14 BOHR DIAGRAMS (one method for expressing electron location in an atom or ion); MUST be drawn BOHRing 1. Look up electron configuration of element at hand on Periodic Table (if you are working with an ion, add/subtract the proper amount of electrons from outer shell(s) of configuration) Example: Oxygen is 2. Draw nucleus (with a ) and notate correct amount of protons and neutrons inside 3. Using rings or shells, place the proper number of ORBITS around your nucleus. 4. Use either and x or a dot to represent your electrons, place the correct number of electrons in the area that would correspond to the number 12 on the face of a clock in the ORBIT CLOSEST TO THE NUCLEUS ONLY. Remember, you can have a maximum of 2 e - in the first orbit. 14

15 5. Place one x or one dot at a time around your 2 nd or valence orbit in the areas that would correspond to the numbers 12, 3, 6, and 9 on the face of a clock. 6. If there are any electrons remaining in the configuration, pair them up with electrons you have already placed. You may have no more than 2 e - in any of the 4 spots, and no more than 8 e - total in the 2 nd or valence orbit. In this case, we have 2 e - left to place. Carbon Fluorine Beryllium Al Li Ca 2+ Na + S 2-15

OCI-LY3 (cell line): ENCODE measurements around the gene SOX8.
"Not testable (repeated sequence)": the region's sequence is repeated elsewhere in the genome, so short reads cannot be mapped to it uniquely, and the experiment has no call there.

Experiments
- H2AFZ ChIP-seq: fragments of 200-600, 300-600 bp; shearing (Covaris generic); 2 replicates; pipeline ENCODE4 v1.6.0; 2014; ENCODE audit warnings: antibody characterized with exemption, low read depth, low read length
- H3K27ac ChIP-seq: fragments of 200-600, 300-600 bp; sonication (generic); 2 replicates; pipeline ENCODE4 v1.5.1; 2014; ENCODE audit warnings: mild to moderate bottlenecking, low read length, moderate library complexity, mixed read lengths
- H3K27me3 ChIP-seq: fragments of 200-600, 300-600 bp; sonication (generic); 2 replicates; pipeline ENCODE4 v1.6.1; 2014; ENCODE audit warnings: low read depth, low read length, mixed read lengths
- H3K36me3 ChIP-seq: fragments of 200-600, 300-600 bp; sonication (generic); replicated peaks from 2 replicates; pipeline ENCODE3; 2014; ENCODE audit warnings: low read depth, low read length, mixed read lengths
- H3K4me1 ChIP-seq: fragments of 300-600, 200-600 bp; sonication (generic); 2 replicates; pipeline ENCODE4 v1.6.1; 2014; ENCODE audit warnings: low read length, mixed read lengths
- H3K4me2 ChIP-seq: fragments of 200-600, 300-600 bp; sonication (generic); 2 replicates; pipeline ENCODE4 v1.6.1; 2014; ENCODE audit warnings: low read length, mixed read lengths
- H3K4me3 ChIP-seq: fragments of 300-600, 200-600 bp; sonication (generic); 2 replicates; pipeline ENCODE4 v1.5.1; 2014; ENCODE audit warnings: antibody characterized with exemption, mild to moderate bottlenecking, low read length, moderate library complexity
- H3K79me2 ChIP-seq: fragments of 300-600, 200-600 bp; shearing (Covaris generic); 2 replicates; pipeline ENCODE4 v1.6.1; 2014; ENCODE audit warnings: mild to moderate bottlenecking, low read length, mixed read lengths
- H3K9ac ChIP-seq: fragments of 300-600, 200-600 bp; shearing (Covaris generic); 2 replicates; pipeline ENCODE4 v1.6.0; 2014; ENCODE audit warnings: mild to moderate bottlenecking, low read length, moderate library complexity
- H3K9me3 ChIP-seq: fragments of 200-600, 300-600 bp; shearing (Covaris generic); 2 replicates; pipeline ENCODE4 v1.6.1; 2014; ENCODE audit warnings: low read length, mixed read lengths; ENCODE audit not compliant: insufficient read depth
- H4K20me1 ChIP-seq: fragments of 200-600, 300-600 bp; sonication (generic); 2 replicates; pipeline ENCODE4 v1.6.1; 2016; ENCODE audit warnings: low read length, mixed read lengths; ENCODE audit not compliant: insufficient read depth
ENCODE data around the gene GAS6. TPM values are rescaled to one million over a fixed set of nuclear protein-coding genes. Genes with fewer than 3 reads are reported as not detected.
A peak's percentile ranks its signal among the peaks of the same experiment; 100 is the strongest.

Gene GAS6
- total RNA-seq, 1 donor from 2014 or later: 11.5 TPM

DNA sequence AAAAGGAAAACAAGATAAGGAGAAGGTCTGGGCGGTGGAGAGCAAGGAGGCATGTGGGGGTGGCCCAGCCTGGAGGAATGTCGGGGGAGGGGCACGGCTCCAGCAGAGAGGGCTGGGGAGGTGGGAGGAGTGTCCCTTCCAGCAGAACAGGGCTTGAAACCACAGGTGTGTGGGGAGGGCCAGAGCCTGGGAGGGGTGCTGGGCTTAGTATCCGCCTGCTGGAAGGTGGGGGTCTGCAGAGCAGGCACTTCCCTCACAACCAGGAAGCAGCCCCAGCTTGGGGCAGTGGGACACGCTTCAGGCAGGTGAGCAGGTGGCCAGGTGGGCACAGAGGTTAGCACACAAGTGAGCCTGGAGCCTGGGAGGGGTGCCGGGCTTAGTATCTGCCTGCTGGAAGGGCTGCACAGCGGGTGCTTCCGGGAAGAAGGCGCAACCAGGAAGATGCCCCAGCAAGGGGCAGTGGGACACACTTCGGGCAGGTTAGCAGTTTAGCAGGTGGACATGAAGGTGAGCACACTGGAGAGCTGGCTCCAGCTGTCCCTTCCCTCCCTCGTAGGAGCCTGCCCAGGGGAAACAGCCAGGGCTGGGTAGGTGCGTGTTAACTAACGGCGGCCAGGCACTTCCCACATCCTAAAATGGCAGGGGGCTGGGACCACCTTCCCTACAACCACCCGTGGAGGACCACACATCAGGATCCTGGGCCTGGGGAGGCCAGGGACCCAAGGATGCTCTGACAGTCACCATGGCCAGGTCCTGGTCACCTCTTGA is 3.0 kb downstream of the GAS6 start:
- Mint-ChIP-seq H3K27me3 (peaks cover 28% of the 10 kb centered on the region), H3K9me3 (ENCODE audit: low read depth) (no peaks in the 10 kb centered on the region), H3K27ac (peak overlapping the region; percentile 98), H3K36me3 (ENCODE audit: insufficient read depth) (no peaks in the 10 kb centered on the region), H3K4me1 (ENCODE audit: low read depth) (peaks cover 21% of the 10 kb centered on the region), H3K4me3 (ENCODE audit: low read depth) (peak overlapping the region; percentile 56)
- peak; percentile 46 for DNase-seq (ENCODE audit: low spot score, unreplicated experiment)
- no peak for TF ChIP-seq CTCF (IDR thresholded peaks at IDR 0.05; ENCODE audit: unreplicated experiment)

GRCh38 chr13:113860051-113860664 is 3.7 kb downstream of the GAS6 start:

16 LEWIS (ELECTRON) DOT DIAGRAMS (Only illustrates ) 1. Write the element s symbol 2. Retrieve electron configuration from Periodic Table. The last number in the configuration is the - 3. Arrange the valence electrons (DOTS) around the symbol using the following rules: Only two electrons maximum per side of the symbol (therefore no more than 8 total surrounding symbol 8 is great!) Always pair the first two If you have more than 2 valence electrons, deal them one at a time to the other three sides until you run out X Ex: Using a dot or an x place the valence electrons around the symbols for carbon below in order according to each of the models above. 4. If you are working with an ION you must adjust the valence electrons (add or subtract electrons) in the configuration before constructing your Dot Diagram. Your final diagram must include brackets and the charge on the ion. C 2 6 OR OR X C 3 6 Ex 1: S -2 to the 6 that S normally has in its valence shell. Ex 2: K +1 from the valence shell of K. S -2 K +1 * always end up with * always end up with 16